Glory for captain Geary as Cork launch stunning rally
Cork 2-12 Kilkenny 1-9 All-Ireland Snr Camogie Final
SOME pedant recently argued on social media that the use of the nickname ‘Rebelettes’ is somehow demeaning to Cork’s great female players, that its literal meaning somehow diminished their remarkable achievements.
Others believe the label rightly distinguishes them from their male counterparts, that they deserve to be identified with a word that immediately identifies a team of unconquerable heroines.
If ever the Rebelettes showed their brilliance and resilience, it was in yesterday’s 25th All-Ireland senior camogie victory.
At half-time they looked punch-drunk and on the ropes.
They were trailing last year’s beaten finalists by five points (1-6 to 0-4) and that margin would have been far greater were it not for Aoife Murray’s awesome shot-stopping skills which was showcased in the seventh minute when she pulled off a miracle save against Michelle Quilty.
The Cats, chasing their first title in 20 years after winning the league title, came hunting ferociously in packs with their claws sharpened and ready, closing them down, running riot in midfield and giving Cork a serious taste of their own medicine.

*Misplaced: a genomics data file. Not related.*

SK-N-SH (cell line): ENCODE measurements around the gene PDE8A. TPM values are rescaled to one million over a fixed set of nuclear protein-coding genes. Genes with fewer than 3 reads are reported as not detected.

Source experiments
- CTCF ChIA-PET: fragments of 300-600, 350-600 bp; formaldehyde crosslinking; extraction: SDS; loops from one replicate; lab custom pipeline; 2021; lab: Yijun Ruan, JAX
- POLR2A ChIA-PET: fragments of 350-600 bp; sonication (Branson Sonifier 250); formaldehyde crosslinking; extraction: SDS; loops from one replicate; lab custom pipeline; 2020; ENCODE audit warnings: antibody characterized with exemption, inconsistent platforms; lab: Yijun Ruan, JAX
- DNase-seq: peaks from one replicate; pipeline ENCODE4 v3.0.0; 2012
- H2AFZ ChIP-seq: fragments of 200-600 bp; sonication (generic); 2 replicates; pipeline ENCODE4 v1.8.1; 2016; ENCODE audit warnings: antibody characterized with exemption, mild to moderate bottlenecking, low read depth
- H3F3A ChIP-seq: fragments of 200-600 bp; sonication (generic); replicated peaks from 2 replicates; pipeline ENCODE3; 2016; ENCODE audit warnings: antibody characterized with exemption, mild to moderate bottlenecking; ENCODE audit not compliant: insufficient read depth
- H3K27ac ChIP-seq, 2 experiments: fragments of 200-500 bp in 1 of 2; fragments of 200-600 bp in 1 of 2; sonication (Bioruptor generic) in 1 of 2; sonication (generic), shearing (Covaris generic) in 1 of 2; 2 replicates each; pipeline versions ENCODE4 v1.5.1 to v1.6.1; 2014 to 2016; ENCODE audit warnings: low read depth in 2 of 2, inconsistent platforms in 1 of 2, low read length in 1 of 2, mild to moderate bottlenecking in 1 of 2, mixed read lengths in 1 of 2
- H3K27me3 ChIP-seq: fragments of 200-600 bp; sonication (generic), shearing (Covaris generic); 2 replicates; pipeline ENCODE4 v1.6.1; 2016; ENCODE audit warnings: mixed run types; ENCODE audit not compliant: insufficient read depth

Yet the Munster stars came out like prize fighters, outscoring them 2-8 to 0-3 in the second half to win their first title in five years with a performance of grit and defiance that was as gutsy as they have ever produced.
The final scoreline flattered them, and not just because Julia White set up Angela Walsh for a goal deep in injury time –Kilkenny were denied what looked like a stone-wall penalty in the first minute of injury-time when they were trailing by three points and Aoife Neary was hauled down.
Had John Dolan given it things could have swung dramatically and Kilkenny certainly didn’t deserve to lose by the final margin, which did not reflect their early dominance.
Yet, once Cork got the bit between their teeth in that frenetic second half you felt that, whatever was thrown at them, the Rebelettes would not be defeated, having eventually found their rhythm and momentum.
Captain Anna Geary was shedding “not a few tears but buckets” afterwards and her eloquence under pressure underlined why she was chosen as a Rose of Tralee contestant this year.
As a squad and management Cork have been touched by several tragedies in the past year, most recently the death of Jennifer O’Leary’s sister.
“A lot of people have stuff going on in their lives but for 60 minutes they put it out of their minds,” Geary said.